Reflexivity In Research Essay

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1. What is reflexivity?
As the researchers are primary data collection instruments in the qualitative study, reflexivity is considered crucial (Merriam, 1998). Reflexivity helps to understand the phenomenon under research and the research process itself (Watt, 2007). It is an ability of the researcher to acknowledge that the researchers themselves influence inquiry and research findings in various ways. Reflexivity is an anatomy of the researcher by the researcher to validate their own research process and findings. Researcher reflects continuously on how their own actions, values and perceptions affect data collection and analysis (Lambert et al. 2010). As a co-constructor of meaning, the researcher approaches to subjectivity by “bracketing” and “monitoring of self” (Peshkin, 1988). Phenomenologists have coined the term bracketing to describe the process of becoming aware of one’s implicit assumptions and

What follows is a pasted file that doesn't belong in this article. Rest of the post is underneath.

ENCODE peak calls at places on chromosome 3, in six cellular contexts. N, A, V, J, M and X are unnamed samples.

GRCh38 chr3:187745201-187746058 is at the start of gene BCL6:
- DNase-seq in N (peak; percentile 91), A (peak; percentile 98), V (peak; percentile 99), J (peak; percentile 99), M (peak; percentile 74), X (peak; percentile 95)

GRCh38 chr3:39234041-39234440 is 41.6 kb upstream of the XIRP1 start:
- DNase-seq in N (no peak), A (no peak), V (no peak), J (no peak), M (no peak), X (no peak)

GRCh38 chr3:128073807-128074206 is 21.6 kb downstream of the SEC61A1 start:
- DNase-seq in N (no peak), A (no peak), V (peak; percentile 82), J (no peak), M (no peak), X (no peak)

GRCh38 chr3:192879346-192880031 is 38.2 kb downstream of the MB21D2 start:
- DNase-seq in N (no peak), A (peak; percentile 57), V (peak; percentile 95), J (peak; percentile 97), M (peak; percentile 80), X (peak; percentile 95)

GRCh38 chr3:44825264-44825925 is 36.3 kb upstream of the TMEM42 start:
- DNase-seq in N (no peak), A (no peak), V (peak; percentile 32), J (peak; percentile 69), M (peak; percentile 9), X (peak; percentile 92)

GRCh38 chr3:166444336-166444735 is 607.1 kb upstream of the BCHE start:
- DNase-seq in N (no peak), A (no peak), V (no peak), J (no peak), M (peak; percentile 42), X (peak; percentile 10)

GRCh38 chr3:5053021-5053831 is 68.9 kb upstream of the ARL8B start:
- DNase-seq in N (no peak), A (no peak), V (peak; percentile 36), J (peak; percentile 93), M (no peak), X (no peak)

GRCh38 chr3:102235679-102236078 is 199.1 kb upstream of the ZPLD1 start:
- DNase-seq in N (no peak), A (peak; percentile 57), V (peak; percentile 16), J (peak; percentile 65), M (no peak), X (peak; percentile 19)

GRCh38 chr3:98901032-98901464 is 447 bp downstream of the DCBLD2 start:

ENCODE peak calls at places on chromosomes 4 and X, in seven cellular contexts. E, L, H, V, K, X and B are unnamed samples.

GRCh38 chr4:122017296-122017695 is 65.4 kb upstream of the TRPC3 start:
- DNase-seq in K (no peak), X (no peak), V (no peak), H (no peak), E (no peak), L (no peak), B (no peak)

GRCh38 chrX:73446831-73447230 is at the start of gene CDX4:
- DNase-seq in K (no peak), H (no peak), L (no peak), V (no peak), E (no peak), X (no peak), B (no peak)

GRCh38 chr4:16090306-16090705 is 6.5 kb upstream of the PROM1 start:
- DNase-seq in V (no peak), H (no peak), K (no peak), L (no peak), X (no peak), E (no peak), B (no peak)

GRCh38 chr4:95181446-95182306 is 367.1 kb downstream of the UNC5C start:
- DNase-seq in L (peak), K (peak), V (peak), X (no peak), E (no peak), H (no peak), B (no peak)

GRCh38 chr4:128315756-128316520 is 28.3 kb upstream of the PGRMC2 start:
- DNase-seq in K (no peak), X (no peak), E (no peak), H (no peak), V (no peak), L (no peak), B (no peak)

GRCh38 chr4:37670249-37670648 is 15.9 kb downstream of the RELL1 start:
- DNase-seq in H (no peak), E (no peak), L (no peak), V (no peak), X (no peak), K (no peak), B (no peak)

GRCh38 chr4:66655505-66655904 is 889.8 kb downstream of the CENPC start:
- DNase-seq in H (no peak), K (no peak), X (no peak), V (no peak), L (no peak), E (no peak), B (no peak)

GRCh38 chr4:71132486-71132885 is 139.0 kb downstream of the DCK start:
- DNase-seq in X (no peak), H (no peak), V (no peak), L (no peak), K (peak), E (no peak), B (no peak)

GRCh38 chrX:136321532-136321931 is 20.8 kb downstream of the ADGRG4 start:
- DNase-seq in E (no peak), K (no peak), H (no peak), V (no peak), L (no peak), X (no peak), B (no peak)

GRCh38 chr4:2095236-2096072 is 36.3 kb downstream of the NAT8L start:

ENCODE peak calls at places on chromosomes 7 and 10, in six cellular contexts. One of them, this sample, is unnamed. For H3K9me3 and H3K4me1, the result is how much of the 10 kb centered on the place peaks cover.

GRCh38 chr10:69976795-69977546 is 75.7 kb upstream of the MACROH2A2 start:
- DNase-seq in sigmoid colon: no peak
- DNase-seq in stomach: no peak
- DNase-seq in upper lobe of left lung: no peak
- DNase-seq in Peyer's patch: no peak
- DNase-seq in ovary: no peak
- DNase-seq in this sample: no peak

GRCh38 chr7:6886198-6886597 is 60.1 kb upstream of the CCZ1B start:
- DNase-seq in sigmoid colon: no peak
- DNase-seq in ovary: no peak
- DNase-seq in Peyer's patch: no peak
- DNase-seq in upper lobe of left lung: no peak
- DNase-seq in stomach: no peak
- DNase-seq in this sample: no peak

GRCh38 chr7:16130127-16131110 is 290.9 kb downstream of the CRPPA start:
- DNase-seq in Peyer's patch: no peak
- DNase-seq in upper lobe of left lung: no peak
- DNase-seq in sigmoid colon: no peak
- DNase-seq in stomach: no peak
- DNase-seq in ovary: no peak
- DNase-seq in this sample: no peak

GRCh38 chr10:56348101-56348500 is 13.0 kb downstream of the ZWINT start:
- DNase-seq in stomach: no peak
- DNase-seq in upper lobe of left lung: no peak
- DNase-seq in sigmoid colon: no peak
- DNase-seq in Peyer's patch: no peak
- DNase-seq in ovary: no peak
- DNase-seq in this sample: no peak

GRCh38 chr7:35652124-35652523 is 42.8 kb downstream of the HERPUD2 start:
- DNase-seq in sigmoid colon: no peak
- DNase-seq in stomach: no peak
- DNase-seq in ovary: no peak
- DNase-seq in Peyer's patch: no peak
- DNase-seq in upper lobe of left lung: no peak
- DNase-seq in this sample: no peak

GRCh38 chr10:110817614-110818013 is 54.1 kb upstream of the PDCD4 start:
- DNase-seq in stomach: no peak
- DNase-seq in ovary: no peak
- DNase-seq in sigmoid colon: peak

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Reflexivity continuously examines researcher’s systemic, epistemological and methodological reflexivity but reflexivity does not examine participant’s belief, assumptions, presuppositions, which also important issue to be investigated to get legitimate truth. According to Denzin and Lincoln (2000), the qualitative methodology faces a triple crisis of representation, legitimation, and praxis (cited in Day, 2012). The concept of reflexivity breaks this crisis into three important questions (Day, 2012). The questions are:
First, in our representations of the social world, what are our underlying assumptions about the production of knowledge – how do we know, and who can claim to know? What is considered legitimate knowledge, and what role does power, identity and positionality play in this process? Finally, how does one put into practice the reflexive techniques and address methodological issues in a way that results in valid, good-quality social research? (Day, 2012:

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